Preventative Detention and the Judicial Prediction of Dangerousness for Juveniles: A Natural Experiment

By Fagan, Jeffrey; Guggenheim, Martin | Journal of Criminal Law and Criminology, Winter 1996 | Go to article overview

Preventative Detention and the Judicial Prediction of Dangerousness for Juveniles: A Natural Experiment


Fagan, Jeffrey, Guggenheim, Martin, Journal of Criminal Law and Criminology


I. INTRODUCTION

Since 1970, legislatures have increasingly relied on preventive detention--detention before trial ordered solely to prevent an accused from committing crime during the pretrial period--as an instrument of social control.(1) Prior to this period, detention before trial was usually ordered only to assure an accused's presence at trial or to ensure the integrity of the trial process by preventing an accused from tampering with witnesses. Today, the majority of states and the federal system have changed their laws to allow judges to detain arrestees who pose a risk to society if released during the pretrial period.(2) Half of these laws were passed in the 1980's.(3)

The significant increase in the use of detention before trial! to prevent crime has not occurrred without debate and legal challenge. Two U.S. Supreme Court decisions in the 1980s ensured that preventive detention would continue to be part of legal proceedings in criminal courts throughout the country. Schall v. Martin(4) upheld a New York statute authorizing the preventive detention of juvenile delinquents, and United States v. Salerno(5) upheld the federal Bail Reform Act of 1984(6) which authorized the use of preventive detention in federal criminal prosecutions. Although the Supreme Court in both cases rejected the use of detention before trial for punitive purposes,(7) it approved its use as a non-punitive regulatory governmental power to prevent future crimes and thereby advance state objectives to protect community safety.

Thus, the degree to which preventive detention furthers its community safety purpose depends entirely upon the capacity to predict who will commit a crime over a specified period of time. These short-term predictions of dangerousness are made for defendants awaiting further court appearances. Both Schall and Salerno challenged the use of preventive detention on the ground that the prediction capacity is too poor to justify its use, but these challenges were squarely rejected. In both cases, the Court concluded that predictions of dangerousness were not so unreliable as to pose due process or equal protection concerns.(8) In Schall, the Court emphasized that "there is nothing inherently unattainable about prediction of future criminal conduct"(9) it also acknowledged that the prediction of future criminal conduct is "an experienced prediction based on a host of variables which cannot be readily codified."(10) However, the validity of judicial predictions of dangerousness is unknown, and the consequences of false predictions of future crimes remain the hidden cost of preventive detention. The predictive validity of judicial determinations of dangerousness inherent in preventive detention is the focus of this research.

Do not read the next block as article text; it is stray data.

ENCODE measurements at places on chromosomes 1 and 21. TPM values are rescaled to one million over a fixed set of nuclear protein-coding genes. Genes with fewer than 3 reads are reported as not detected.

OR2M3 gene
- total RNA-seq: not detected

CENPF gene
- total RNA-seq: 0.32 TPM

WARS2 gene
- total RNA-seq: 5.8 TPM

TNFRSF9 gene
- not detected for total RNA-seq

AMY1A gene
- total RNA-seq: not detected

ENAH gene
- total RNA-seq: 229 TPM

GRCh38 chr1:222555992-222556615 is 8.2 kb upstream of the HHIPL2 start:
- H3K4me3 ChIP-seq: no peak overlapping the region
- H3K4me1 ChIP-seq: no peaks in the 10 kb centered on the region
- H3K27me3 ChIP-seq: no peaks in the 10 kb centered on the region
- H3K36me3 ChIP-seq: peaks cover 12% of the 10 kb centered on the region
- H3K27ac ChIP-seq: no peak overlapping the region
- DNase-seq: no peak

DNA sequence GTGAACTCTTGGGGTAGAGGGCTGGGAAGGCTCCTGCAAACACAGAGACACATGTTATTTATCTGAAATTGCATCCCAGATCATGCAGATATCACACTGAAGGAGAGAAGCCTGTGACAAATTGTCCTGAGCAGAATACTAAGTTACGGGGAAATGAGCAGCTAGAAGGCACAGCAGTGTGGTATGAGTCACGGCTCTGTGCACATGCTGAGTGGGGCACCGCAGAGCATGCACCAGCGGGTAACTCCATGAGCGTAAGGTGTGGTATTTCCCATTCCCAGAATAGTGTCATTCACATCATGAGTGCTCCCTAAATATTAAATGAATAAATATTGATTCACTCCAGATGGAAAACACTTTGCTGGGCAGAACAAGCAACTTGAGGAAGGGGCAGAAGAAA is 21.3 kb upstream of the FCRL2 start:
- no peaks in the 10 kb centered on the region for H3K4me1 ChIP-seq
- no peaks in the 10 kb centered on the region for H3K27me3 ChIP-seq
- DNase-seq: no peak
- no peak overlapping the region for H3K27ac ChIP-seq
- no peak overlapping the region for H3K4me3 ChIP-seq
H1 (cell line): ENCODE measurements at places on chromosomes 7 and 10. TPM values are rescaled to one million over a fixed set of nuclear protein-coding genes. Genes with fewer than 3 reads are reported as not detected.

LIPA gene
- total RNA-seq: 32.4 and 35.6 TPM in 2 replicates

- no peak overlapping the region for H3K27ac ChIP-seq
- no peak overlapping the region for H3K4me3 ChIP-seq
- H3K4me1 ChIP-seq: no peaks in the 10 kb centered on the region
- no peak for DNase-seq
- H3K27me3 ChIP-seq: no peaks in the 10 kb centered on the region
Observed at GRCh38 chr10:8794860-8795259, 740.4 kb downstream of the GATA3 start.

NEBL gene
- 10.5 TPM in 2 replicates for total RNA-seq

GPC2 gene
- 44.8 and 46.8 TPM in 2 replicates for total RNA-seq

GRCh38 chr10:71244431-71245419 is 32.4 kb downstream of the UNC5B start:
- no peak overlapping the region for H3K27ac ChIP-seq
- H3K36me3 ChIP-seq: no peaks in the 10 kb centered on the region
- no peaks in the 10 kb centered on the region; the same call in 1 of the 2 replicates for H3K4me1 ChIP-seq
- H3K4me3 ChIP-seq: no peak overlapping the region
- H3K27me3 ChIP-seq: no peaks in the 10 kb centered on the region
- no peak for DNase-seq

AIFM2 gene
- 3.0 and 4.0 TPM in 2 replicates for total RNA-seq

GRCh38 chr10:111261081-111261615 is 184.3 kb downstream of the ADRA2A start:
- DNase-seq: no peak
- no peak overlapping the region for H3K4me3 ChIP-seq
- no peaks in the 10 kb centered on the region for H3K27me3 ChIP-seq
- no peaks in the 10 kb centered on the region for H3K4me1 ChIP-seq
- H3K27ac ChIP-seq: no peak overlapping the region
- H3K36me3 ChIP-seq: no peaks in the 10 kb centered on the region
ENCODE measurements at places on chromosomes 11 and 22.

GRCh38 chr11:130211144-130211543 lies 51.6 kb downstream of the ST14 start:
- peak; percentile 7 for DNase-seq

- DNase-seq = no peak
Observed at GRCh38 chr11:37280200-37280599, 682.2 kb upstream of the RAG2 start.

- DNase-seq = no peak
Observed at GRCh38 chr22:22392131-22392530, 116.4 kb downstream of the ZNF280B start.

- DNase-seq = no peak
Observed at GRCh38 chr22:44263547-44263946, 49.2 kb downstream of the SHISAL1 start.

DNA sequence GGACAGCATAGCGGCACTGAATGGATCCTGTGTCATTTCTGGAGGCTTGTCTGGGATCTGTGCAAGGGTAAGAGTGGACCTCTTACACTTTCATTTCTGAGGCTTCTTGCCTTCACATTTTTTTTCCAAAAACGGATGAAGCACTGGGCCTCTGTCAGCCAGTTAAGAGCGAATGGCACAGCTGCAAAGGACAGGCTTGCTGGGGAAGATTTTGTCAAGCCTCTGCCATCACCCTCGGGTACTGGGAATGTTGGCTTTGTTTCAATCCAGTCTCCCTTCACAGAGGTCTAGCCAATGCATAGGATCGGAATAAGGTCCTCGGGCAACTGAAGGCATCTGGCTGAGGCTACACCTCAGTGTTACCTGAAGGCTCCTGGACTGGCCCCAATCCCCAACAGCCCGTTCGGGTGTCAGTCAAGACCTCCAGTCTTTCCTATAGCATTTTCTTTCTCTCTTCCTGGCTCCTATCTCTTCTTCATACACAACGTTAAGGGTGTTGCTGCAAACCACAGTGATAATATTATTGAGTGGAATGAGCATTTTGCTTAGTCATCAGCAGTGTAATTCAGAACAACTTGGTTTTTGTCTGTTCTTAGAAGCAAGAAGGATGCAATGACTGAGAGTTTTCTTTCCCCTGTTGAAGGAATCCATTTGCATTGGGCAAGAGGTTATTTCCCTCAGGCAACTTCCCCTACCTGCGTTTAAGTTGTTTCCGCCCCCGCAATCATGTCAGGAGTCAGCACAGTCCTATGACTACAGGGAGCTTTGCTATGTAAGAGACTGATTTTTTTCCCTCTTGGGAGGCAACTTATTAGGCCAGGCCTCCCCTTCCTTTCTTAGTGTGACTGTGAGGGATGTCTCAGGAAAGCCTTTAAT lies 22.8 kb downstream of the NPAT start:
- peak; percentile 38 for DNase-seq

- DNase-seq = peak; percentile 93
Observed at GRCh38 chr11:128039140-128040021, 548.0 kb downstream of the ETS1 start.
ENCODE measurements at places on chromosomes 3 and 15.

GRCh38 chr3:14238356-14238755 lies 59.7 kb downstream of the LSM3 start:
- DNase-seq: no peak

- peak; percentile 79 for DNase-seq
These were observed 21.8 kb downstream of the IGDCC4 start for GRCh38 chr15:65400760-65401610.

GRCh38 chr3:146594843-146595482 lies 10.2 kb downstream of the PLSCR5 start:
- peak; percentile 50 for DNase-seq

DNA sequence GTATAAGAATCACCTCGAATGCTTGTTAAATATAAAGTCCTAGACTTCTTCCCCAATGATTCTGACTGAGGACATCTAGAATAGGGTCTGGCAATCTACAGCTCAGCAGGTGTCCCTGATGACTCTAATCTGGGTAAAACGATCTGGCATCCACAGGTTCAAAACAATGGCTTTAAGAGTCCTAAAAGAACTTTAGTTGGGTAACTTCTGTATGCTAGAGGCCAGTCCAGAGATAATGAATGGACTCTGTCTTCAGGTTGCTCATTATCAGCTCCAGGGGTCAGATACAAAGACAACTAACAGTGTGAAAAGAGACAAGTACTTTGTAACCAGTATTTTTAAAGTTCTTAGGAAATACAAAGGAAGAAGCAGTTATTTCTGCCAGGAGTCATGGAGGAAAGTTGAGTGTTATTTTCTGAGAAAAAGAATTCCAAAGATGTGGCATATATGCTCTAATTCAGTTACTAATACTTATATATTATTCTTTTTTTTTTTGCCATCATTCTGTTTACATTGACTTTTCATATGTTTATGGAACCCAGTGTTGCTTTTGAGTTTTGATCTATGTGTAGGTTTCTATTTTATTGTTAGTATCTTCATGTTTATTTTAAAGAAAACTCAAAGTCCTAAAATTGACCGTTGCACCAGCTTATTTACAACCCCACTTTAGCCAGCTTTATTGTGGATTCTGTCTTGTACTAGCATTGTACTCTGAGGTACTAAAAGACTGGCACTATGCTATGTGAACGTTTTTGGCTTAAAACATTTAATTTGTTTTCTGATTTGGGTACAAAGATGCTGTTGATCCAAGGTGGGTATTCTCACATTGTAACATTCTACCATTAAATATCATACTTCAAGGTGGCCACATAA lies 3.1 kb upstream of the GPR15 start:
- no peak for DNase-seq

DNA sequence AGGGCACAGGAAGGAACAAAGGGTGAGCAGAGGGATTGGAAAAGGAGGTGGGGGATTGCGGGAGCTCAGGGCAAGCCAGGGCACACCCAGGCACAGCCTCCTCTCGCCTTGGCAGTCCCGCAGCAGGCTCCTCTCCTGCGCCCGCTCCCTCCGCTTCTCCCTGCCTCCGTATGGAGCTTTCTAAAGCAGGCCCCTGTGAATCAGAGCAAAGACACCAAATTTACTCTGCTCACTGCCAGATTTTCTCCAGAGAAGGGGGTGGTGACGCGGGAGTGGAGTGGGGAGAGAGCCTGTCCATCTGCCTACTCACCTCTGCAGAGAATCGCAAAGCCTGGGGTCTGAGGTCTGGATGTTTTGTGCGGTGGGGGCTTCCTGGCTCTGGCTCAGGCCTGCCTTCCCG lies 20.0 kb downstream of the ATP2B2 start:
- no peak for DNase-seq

A. BAIL REFORM AND THE EVOLUTION OF PREVENTIVE DETENTION

Preventive detention was part of the second generation of "bail reform" in the 1970s and beyond.(11) Historically, bail statutes were designed to assure the defendant's appearance at court proceedings. This second bail reform effort followed very closely upon the first and differed sharply from it. The first reforms, in the 1960s, were aimed principally at eliminating the unregulated use of pretrial detention, primarily among poor defendants in urban jails. Reformers were critical of the conditions of confinement in American jails, the discriminatory setting of unaffordable bail for the urban poor, and the indirect use of punitive detention.(12)

Judges were empowered to set bail indiscriminately. Through this power, judges set unaffordable bail amounts to detain many defendants who they regarded as public safety threats. This unofficial use of detention was unacknowledged by courts, in part because there was reason to believe at the time that the Supreme Court would declare the formal use of preventive detention for presumptively innocent defendants unconstitutional.(13)

In 1970, Congress held hearings to consider legislation that would of officially embrace the use of preventive detention to protect the public from dangerous defendants during the period from arraignment through trial. …

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